and about the so called dual nature of particles. particles don't have dual nature, they only have one consistent nature, only it sometimes resembles waves, other times resembles flying balls. but that is only a paradox in our perception. particles behave the same every time.
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        Mar 28 2012: well sadly I cannot hold a discussion with someone who is unwilling to look at arguments counter to their case.

        Secondly, no science ever claims to have a "final theory" and I never claimed that to be. As of right now and from what I read, studied and have been told, there are many particles that have two distinctive natures at the same time. Being that no on knows what sub-atomic particles look like, we really do not know the true nature of the universe but with the information that we have, it is more paradoxical (this word might not ever come close to what I'm trying to really say here). We are limited here by language but yes, depending on the experiment conducted, sometimes they would come off as wave and sometimes they would come off as particles but this does not suggest that there is one nature to it, it suggest multiple natures.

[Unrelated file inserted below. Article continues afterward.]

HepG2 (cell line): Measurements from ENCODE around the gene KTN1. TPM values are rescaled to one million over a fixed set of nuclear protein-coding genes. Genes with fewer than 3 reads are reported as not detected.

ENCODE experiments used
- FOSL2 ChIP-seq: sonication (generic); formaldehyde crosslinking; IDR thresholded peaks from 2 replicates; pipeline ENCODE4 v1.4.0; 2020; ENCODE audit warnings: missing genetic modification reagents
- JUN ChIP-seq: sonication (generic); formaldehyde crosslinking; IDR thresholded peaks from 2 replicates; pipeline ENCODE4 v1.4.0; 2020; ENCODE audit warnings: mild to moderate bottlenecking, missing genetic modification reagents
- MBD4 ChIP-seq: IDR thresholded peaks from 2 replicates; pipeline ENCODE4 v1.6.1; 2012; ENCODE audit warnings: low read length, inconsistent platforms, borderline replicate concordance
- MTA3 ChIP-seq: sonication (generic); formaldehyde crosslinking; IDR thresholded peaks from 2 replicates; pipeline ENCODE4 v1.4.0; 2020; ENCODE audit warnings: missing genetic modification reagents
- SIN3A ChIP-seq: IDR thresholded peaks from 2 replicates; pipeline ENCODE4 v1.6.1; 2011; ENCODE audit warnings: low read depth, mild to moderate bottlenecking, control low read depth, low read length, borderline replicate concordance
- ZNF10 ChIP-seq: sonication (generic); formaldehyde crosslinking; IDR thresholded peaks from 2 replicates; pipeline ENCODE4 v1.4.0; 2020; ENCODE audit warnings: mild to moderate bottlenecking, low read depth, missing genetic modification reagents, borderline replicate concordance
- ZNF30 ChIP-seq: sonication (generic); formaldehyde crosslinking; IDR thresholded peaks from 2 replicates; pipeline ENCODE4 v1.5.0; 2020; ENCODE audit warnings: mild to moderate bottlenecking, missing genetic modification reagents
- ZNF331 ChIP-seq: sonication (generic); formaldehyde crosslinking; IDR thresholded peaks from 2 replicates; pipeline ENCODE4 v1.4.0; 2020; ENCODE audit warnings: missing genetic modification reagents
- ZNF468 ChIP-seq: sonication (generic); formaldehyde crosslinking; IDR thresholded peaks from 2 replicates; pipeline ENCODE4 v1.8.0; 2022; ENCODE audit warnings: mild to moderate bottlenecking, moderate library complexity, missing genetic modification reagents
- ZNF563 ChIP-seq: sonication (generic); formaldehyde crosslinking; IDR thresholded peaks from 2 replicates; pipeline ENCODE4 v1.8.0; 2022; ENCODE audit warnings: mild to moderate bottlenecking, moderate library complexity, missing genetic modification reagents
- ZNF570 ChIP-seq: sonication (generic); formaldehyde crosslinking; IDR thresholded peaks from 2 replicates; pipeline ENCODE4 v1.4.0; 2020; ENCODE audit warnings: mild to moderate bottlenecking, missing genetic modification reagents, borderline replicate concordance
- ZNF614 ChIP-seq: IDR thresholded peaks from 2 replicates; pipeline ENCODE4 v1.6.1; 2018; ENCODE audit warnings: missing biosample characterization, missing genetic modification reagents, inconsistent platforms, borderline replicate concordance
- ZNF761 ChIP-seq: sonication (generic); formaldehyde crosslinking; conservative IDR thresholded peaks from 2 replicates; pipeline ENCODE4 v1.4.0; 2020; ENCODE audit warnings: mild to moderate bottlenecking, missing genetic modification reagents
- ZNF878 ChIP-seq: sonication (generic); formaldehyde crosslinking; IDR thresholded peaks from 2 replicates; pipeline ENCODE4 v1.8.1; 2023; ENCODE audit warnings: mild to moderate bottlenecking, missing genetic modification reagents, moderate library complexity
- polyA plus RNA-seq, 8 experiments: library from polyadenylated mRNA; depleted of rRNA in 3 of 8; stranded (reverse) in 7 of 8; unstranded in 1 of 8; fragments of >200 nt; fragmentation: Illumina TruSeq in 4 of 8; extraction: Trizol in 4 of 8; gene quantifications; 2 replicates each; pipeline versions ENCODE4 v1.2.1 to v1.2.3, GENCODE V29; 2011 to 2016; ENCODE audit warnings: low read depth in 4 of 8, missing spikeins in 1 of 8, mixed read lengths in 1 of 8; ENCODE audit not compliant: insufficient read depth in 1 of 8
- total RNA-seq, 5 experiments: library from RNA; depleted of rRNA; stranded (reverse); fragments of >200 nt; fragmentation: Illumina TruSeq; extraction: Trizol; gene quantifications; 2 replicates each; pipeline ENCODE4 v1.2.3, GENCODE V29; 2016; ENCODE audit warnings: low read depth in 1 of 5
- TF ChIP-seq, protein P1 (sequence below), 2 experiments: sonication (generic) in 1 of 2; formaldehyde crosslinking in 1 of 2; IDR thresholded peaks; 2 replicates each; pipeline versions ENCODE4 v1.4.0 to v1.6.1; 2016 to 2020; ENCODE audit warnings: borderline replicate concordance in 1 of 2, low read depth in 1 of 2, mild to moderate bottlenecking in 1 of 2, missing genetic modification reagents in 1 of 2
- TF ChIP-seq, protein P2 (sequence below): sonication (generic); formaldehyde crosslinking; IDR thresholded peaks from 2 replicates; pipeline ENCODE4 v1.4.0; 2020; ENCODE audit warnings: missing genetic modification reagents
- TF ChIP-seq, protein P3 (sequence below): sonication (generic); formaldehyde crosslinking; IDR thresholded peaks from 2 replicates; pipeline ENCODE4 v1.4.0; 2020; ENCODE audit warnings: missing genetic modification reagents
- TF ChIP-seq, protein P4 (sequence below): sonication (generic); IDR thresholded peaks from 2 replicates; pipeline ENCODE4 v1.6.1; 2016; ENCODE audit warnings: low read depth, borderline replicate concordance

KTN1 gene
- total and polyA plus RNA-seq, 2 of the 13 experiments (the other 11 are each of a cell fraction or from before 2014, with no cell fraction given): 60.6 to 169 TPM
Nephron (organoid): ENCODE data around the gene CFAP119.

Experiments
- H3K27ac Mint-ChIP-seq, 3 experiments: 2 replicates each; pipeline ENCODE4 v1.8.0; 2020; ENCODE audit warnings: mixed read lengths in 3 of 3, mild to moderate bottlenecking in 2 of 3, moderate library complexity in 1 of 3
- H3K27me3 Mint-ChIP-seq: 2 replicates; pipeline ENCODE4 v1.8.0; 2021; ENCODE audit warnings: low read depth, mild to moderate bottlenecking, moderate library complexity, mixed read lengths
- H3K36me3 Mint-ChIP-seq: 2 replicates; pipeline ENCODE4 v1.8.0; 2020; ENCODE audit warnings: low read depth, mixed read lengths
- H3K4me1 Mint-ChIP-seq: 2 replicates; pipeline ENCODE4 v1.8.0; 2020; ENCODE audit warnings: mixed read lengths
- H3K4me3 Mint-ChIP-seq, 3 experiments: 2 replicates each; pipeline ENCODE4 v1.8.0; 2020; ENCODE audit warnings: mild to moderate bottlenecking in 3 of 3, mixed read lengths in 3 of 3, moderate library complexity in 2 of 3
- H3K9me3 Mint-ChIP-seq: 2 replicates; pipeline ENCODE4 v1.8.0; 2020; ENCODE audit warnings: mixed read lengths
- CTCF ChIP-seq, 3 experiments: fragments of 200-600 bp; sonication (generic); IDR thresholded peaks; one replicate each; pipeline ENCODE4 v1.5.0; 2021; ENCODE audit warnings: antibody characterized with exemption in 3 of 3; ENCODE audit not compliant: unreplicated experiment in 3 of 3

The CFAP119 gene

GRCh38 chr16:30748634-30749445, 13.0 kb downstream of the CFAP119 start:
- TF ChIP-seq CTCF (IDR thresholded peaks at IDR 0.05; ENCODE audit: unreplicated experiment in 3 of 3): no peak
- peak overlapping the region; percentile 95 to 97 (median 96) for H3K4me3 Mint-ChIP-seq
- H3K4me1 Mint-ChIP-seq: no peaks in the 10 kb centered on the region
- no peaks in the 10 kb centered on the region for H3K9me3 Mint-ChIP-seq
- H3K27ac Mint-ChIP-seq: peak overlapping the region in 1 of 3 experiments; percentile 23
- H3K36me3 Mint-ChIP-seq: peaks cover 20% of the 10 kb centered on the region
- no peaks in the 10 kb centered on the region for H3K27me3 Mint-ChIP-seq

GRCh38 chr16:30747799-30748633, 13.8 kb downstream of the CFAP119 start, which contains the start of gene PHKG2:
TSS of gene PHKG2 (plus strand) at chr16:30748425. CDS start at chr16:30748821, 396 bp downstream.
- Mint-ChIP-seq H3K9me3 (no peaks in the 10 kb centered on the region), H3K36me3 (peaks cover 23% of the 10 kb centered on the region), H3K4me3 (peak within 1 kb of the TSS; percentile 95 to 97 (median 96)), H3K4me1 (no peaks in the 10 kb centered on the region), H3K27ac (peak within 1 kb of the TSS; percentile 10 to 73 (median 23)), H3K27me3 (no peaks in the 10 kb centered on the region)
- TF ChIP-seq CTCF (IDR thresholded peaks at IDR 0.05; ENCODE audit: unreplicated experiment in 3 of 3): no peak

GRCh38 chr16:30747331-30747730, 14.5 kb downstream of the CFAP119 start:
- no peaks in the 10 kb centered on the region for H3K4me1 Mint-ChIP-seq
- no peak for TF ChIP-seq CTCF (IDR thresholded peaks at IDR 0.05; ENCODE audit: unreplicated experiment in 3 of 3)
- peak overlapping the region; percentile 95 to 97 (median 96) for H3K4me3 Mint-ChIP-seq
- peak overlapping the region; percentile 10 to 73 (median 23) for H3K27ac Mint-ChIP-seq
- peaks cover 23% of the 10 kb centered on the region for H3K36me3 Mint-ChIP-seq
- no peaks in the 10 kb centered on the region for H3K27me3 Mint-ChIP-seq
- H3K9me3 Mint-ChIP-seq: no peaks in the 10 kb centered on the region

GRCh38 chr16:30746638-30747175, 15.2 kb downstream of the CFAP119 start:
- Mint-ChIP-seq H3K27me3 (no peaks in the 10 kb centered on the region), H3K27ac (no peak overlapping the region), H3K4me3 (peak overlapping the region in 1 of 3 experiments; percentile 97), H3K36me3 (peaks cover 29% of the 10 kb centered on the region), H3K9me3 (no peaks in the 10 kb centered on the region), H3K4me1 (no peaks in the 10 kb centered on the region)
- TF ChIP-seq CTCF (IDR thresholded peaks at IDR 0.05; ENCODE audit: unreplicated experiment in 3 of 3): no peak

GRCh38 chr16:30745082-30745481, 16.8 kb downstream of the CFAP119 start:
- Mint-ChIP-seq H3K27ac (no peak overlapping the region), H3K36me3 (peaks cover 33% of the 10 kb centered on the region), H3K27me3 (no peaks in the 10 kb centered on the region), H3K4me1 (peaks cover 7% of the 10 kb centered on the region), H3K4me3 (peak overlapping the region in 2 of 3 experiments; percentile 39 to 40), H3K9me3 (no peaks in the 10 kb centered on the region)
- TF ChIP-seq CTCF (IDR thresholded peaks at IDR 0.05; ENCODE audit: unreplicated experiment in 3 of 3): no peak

Third, when I mentioned paradoxical nature of the world I was talking about everything, from quantum mechanics to consciousness to free-will.

        As humans we are used to describing things in binaries (either/or). This is something that we have been conditioned to do but when you think outside the box, you com to realize things really are in a way paradoxical and if you go to either extreme, you'll run into trouble.

        Here are a few things that I believe to be paradoxes (AS OF RIGHT NOW):

        Absolutism/Relativism (in the moral sense)

        That is all I can think about at the moment
        • Mar 28 2012: But Orlando,

          You are missing the main point: particles and waves are what we use to describe the phenomena. That does not mean that there is a double and paradoxical nature to these things. This means that sometimes one model works, sometimes the other model works. Meaning they describe or predict what we see in terms we are already familiar to. But maybe a new model might come later and be the one to describe both situations without having to change the perspective from particle to wave.

          Same goes for other stuff. The math worked to predict interference and whatever else when they decided to pretend that particles go through one slit and the other (and visited the whole universe?), at the same time. But that does not mean that's really what's happening. Just that the math worked. I am aware that the equations seem to work great for a lot of stuff. Lots of precision and such. But I also read that equations (maybe not the same equations, but what the heck), get a cosmological constant quite wrong. orders of magnitude wrong. That would be a signal that should remind us that these are models, and that models try and represent reality, but are not reality themselves ...

          Anyway, for the other paradoxes. You seem to have found your answer. Maybe it would suffice not going to extremes.

          Anyway ...